I had planned to be out of town this week, babysitting one of the youngest of my grandchildren (13 months old), but alas! The four-year-old has a cold, and Grandma is not interested in having another bout of pleurisy — last fall’s episode was enough, thank you very much.
It’s a busy week, here at La Casa Del Jasperson. On Tuesday we will hosting a guest for a few days, an adult granddaughter who will be up from Los Angeles for the Memorial Day holiday weekend.
For me, traveling out of town for any overnight stay involves a lot of logistics, as I am vegan. My daughters aren’t vegan, but all three have been in the past and know I’m not difficult to cook for. Bake me a potato, offer me some guacamole to dress it up, and finish it off with a salad dressed with oil and vinegar, and I’m a happy camper.
I know it seems odd to many people, but being vegan means I eat nothing that came from an animal. No cheese, no meat, no eggs. People immediately think “how complicated!” but it’s not complicated at all. It’s simply a diet that celebrates vegetables and grains and all the many ways to eat them. Vegans consume nothing from animals, vegetarians may or may not eat dairy or eggs.
So, what do I eat and how do I flavor it? Beans, rice, any vegetable, or grain. I do like certain tempeh dishes, as tempeh is made from soybeans, but differs from tofu (which I love for curries) in that it is a whole soybean product with different nutritional characteristics and textural qualities. Tempeh has ‘tooth.’ As in everything, how you marinate the protein, tofu or tempeh, before you cook it is what will make it tasty, whereas just plain tofu or tempeh is too bland. That blandness is that is what gives them the bad reputation among new vegetarians who don’t understand how to prepare them.
A great source of simple recipes for creating flavorful tofu and tempeh can be found at Veg Girl Rd .Com.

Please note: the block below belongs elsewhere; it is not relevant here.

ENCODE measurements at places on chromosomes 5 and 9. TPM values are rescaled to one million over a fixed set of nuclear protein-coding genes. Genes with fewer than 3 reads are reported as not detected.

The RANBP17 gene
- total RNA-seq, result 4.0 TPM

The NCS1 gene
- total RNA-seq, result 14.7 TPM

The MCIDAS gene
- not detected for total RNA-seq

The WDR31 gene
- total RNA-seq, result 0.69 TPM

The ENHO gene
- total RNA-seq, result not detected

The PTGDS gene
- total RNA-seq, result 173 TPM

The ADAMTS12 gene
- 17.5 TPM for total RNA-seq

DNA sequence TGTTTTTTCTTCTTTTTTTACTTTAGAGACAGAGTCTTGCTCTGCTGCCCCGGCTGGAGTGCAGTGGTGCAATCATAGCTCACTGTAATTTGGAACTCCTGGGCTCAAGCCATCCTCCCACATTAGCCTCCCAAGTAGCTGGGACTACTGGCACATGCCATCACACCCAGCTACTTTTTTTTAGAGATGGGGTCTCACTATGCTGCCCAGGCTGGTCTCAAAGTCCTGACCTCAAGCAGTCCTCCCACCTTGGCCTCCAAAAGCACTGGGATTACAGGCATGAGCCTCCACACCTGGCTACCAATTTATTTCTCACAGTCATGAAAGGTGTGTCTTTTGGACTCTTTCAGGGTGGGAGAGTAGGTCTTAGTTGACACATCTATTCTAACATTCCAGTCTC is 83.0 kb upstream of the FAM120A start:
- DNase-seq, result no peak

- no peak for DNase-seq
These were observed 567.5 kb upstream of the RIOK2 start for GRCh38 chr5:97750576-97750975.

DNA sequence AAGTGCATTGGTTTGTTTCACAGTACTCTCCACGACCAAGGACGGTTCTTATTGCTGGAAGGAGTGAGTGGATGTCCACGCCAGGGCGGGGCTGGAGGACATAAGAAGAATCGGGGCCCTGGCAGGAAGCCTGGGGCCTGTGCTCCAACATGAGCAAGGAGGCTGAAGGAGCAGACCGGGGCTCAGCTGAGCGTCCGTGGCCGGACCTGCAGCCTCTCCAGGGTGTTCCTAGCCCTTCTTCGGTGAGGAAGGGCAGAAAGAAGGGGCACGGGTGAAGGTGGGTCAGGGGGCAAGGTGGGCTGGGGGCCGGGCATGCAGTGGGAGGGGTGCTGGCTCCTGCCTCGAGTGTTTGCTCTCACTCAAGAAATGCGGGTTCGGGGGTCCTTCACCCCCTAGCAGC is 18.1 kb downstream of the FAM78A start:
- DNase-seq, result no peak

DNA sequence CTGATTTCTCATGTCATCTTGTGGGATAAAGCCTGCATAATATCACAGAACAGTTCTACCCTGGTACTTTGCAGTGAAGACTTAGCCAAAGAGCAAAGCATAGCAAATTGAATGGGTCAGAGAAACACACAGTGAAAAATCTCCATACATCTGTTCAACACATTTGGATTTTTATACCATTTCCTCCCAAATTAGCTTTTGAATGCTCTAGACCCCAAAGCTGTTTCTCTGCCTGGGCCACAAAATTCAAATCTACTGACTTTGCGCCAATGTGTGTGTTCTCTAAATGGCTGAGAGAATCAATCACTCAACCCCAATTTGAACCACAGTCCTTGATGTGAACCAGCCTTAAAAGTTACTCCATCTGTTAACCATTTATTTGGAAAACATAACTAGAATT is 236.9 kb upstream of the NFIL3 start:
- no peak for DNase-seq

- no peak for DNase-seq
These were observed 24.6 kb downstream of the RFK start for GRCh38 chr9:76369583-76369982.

But you don’t have to cook these things for me. I’m happy with rice and veggies.
Flavor for gravies, pilafs, and soups comes from vegetable broth. There are two ways to get good rich flavor using vegetable broth, but my go-to store bought product for use at home is the reliable kitchen staple, Better Than Bouillion Vegetable Base. Otherwise, I make my own veggie broth base, using the recipe I found here: Homemade Vegetable Soup Base. It’s quick and simple, and is one of those shortcuts to great flavor that I regularly employ.
Other than that, I eat regular vegetables, just sautéed in olive (or any other organic vegetable oil) rather than in butter, which comes from cows. I use almond milk or coconut milk, Tofutti brand Better Than Sour Cream, and also their Better Than Cream Cheese, two dairy-free and delicious products. I also use an egg-free mayonnaise, Veganaise, which tastes just like Best Foods Mayonnaise (Hellman’s if you are from the East Coast) but is made with no animal products.
The great thing about being vegan is how little it costs to eat well. Going sans meat is the lazy person’s dream diet. It’s amazing how quickly you can get a meal on the table, and when you are making beans from scratch, the crockpot is your best friend. I even make my own bread from several different recipes using my bread machine, which takes less than five minutes to assemble the ingredients. It hardest part for me is remembering to push the button to start baking. (I laugh, but it is a problem.)
I would far rather spend my time writing than cooking, but meals in our household are celebrated. Our time at the table is where we come together and talk about the day and things that are important to us, and good food makes our mealtime cozy and comforting.
So, in honor of that family tradition, I offer one hour a day to the cooking gods, and try to be as creative as the fresh vegetables in the grocery store will allow. On the housekeeping front, I may spend 20 minutes a day tidying the house (or not), but the rest of the day is mine to do as I want, which is writing or reading. And, since I don’t spend a lot of time cooking for me, I don’t expect anyone else to either.
Portland, Oregon is paradise for vegans and vegetarians. The city and surrounding suburbs are full of restaurants catering to those of us who are of the vegan persuasion, and so this road trip will be both full of family events and delicious.
Food is central to a region’s culture, and the West Coast, Portland and Seattle in particular, are great places for vegans and vegetarians to travel and dine when on the road. Fortunately for me, this area is where I do most of my traveling.